Brake fluid, a specialized hydraulic fluid used in clutch systems and hydraulic brakes, supports the vehicle to slow down and stop smoothly and efficiently. Experts suggest changing the brake fluid regularly before it becomes severely contaminated to ensure safety.
But is this maintenance task expensive? We will discuss the brake fluid change cost and everything else you need to know.
In this article:
How Much Does It Cost to Change Brake Fluid?
The cost for a brake fluid flush can fall between $173 and $205, depending on the service provider. The make and model of your car and the type of brake fluid you use also contribute to the final cost.
Auto Mechanic: More Expensive
A brake flush at a professional auto shop is often costly. But there are several advantages to keep in mind.
For one, the procedure is quite quick, only about 1 to 2 hours at best – great news for busy clients. Secondly, while you can choose to bleed the brakes yourself, performing a complete flush can be extremely difficult without using the specialized OBD2 scan tools available at most shops.
For these reasons, relying on automotive services is considered a more practical choice for most vehicle owners.
DIY: More Affordable Prices
On the other hand, choosing a do-it-yourself (DIY) brake fluid flush is generally more cost-effective, especially if you already have some automotive maintenance experience. For track day enthusiasts, a quick DIY brake fluid bleed by yourself between racing events minimizes the detrimental effects of overheating fluid.
However, note that the task requires intermediate-level expertise and the use of essential tools like brake fluid, a jack, jack stands, wrenches, and clear tubing. If you lack the necessary skills and equipment, it is much better to seek professional assistance instead.
The complex designs of luxury vehicles or recently updated brake systems require more labor time, resulting in a higher cost to change brake fluid than standard brake fluid changes. Not to mention, labor costs can differ in each region or auto shop.
Vehicle Make and Model (Fluid Type)
Different vehicles call for different brake fluid types, such as DOT 3, DOT 4, DOT 5, and DOT 5.1, as defined by the U.S. Department of Transportation. These specifications dictate fluid boiling points, viscosity, stability at high temperatures, and other properties.
It’s crucial to use the correct brake fluid for your specific vehicle model.
For instance, unless you’re driving a high-performance car with strict requirements, there’s no need to opt for advanced fluids like DOT 5. Mixing DOT 5 brake fluid with DOT 3, 4, or 5.1 is also not recommended, as DOT 5 is silicone-based, while others are glycol-based.
Does Expensive Brake Fluid Make A Difference?
Although many believe cheap brake fluid is on par with more expensive ones, that is far from the truth. There are notable differences between inexpensive and premium brake fluids that you should acknowledge:
- Cheap brake fluids often use lower-grade components that diminish their boiling point, viscosity, and lubricating properties.
- Economical brake fluids deteriorate rapidly and need to be replaced much earlier. On the other hand, despite the higher initial cost, high-quality brake fluids have a longer lifespan and are more cost-effective in the long run.
So, for high-performance vehicles, always opt for top-tier brake fluids. But if you mostly drive low-performance vehicles in undemanding daily situations, then mid-range fluids are fine.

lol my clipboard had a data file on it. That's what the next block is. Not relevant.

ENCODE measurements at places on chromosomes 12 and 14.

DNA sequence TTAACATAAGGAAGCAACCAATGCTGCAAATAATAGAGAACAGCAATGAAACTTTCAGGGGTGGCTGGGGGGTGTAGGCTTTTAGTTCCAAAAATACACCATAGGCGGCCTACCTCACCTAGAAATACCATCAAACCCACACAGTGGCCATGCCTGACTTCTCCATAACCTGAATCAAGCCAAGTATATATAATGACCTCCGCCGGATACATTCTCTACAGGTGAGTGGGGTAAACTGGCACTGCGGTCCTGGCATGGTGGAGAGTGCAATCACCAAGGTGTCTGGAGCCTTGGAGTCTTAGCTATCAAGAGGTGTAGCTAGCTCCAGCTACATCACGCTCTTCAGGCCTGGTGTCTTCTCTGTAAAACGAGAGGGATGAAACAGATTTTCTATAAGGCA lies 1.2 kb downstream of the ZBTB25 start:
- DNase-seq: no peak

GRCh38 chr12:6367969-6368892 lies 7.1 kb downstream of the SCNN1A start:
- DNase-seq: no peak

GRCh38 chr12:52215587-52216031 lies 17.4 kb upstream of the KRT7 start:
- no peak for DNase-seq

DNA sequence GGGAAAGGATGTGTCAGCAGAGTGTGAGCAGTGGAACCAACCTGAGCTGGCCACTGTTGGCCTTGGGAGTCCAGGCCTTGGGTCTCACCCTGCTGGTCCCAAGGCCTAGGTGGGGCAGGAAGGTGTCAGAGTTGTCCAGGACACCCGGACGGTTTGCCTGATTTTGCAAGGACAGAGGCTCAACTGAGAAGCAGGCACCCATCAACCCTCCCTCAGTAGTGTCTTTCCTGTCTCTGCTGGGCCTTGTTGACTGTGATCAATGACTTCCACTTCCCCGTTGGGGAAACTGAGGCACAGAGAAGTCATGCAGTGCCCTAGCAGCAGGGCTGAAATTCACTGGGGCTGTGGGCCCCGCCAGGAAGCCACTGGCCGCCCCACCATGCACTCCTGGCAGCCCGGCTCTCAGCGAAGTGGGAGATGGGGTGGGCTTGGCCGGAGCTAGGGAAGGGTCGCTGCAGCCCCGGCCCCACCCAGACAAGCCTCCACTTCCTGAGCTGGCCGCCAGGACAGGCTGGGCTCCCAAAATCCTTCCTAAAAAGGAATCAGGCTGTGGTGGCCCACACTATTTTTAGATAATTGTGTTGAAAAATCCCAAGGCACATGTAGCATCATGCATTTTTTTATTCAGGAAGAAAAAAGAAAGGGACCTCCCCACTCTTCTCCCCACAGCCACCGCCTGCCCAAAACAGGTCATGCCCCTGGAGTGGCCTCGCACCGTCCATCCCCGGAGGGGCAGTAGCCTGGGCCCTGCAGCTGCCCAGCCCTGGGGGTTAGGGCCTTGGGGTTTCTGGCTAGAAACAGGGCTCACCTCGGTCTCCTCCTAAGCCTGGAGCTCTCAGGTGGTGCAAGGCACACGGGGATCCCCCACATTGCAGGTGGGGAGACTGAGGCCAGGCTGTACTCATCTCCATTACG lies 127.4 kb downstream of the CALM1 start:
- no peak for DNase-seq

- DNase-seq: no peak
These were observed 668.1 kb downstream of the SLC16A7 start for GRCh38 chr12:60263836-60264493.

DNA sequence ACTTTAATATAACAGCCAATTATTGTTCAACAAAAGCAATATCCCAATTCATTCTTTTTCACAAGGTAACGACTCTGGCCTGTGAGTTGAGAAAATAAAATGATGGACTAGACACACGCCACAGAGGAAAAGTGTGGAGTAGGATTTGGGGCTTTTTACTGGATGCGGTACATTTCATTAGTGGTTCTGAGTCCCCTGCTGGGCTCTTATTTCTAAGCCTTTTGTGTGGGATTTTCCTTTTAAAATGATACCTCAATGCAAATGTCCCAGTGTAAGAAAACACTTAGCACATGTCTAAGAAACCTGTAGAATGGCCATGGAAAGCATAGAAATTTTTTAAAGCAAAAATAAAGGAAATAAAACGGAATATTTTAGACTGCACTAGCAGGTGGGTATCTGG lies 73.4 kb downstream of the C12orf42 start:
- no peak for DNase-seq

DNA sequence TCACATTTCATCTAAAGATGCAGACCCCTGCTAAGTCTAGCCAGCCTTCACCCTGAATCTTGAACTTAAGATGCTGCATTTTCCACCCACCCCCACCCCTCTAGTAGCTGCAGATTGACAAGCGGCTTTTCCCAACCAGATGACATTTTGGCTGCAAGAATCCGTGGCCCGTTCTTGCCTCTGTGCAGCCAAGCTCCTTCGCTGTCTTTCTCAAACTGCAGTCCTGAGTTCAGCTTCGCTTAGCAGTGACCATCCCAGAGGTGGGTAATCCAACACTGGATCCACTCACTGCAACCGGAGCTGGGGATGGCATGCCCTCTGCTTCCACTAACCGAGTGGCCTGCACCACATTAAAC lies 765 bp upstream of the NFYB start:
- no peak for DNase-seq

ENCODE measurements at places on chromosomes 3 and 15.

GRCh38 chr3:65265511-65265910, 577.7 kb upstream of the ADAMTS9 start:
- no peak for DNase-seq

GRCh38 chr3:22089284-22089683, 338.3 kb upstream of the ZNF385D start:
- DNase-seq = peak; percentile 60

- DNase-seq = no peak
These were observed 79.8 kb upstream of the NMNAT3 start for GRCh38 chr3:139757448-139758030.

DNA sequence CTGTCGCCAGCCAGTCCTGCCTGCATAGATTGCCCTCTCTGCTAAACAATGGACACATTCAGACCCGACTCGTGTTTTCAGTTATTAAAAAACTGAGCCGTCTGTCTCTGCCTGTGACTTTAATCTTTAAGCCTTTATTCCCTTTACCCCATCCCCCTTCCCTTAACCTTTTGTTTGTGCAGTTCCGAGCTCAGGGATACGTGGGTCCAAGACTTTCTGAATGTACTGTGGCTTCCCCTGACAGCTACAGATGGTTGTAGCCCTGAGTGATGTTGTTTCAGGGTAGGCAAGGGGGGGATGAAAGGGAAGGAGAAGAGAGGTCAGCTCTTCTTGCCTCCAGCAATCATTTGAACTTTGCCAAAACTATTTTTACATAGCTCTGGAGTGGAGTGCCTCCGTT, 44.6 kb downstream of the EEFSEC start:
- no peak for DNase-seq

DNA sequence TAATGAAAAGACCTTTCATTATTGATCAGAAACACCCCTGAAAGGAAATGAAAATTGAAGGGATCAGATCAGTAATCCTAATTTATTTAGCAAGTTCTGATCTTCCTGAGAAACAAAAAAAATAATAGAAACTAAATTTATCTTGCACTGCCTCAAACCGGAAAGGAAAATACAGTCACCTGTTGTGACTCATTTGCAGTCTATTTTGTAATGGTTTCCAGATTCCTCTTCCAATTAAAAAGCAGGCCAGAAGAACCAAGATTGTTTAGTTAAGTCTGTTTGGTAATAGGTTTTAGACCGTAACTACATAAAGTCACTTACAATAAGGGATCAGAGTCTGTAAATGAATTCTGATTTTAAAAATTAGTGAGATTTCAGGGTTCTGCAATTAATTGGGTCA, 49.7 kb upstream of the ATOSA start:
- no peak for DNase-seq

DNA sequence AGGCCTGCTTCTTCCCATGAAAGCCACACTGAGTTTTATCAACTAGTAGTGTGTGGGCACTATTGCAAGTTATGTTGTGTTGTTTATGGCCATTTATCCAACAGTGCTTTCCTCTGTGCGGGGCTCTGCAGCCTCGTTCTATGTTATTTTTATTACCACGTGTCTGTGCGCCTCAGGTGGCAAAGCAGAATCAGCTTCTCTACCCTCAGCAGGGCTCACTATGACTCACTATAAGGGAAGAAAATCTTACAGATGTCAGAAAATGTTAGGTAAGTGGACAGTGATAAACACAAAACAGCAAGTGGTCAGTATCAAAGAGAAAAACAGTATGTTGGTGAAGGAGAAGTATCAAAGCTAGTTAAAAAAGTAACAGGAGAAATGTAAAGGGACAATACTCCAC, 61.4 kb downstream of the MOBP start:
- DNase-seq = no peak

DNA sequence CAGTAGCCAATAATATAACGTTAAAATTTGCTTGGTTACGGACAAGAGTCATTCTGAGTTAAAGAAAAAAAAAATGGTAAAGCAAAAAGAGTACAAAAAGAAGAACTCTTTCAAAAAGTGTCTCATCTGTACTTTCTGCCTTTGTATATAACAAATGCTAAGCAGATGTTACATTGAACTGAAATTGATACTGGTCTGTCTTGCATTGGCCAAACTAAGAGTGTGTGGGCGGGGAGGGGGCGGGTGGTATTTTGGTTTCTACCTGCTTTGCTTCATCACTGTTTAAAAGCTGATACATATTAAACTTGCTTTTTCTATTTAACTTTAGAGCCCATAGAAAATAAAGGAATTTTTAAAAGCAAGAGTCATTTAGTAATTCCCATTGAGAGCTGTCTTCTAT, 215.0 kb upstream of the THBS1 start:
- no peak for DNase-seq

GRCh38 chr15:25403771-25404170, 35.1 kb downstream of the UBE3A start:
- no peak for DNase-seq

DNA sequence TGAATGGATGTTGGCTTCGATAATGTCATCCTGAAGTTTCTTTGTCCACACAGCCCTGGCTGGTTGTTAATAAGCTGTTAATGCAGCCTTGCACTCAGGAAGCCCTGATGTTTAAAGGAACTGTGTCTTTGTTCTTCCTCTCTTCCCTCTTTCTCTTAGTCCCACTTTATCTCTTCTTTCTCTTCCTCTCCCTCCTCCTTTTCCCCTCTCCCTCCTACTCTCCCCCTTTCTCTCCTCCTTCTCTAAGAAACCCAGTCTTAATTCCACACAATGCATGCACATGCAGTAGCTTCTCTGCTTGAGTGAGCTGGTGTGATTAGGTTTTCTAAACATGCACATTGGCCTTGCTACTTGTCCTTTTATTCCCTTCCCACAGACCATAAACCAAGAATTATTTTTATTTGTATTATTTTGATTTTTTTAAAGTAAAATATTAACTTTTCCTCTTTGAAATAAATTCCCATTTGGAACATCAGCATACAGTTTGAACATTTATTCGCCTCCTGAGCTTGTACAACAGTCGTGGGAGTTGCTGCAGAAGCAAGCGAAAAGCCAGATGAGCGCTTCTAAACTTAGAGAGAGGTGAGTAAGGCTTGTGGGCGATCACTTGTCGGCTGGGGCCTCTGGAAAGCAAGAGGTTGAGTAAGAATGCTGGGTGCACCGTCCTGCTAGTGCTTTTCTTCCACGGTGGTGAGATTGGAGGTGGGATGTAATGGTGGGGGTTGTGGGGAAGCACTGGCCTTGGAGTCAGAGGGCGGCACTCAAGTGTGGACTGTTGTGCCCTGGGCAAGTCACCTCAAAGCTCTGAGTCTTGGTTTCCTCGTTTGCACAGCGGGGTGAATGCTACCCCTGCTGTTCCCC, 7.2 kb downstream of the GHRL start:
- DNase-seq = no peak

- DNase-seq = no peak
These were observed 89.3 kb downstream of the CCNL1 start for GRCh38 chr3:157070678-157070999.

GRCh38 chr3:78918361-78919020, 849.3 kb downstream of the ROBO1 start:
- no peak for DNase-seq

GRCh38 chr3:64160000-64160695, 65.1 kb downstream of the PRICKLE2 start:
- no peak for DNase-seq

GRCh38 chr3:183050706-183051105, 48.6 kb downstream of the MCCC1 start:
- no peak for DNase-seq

When Should You Change The Fluid? 7 Common Signs
Change your brake fluid immediately when you notice at least one of the following symptoms:
- Soft or Spongy Brake Pedal: Does your brake pedal feel soft, spongy, or need to be pressed hard to make the car respond? Then, that indicates low or contaminated brake fluid caused by excessive air in the brake lines.
- ABS Dashboard Light: An illuminated ABS dashboard light signals an issue with your anti-lock braking system. Most of the time, it’s the bad brake fluid that triggers the ABS to help your car with a smoother stop.
- Ineffective Braking Performance: Delays or difficulties in slowing or stopping your vehicle indicate your brake fluid needs maintenance. However, other brake system components like worn brake pads or warped brake rotors might also contribute to this issue. A professional inspection can help pinpoint the source of the problem.
- Smelly or Noisy Brakes While Braking: Unusual sounds like grinding or scraping when braking might result from bad brake fluid. Likewise, a burning odor after hard braking means your brake fluid has been burnt out or overheated.
- Vibrating Brake Pads: Vibrating brakes often hint at worn brake pads or degraded brake fluid; to confirm which one, schedule a visit to an auto mechanic as soon as you can.
- Changes in Fluid Colors: Moisture or contaminants might infiltrate the fresh brake fluid and affect its boiling point, resulting in a discolored or darker shade.
- Car Pulling to The Side: Does your vehicle keep pulling to the left or right during braking? There is a good chance of contaminated brake fluid, which should be addressed promptly.
How Long Can You Drive on Low Brake Fluid?
It’s not recommended to drive on low fluid levels.
As discussed, the braking system relies on a sufficient brake fluid supply to function properly. Ignoring the issue means brake failures and accidents will be inevitable. Instead, you should have it flushed by a qualified mechanic immediately.
The cost of a brake fluid change at auto repair shops can be a bit expensive, but you can do it yourself at home to save some bucks if you have both prior experience and free time.
Most importantly, always monitor the common warning signs of low/degrading fluid to address the issue as early as possible. If you are still confused about anything, write to our support team.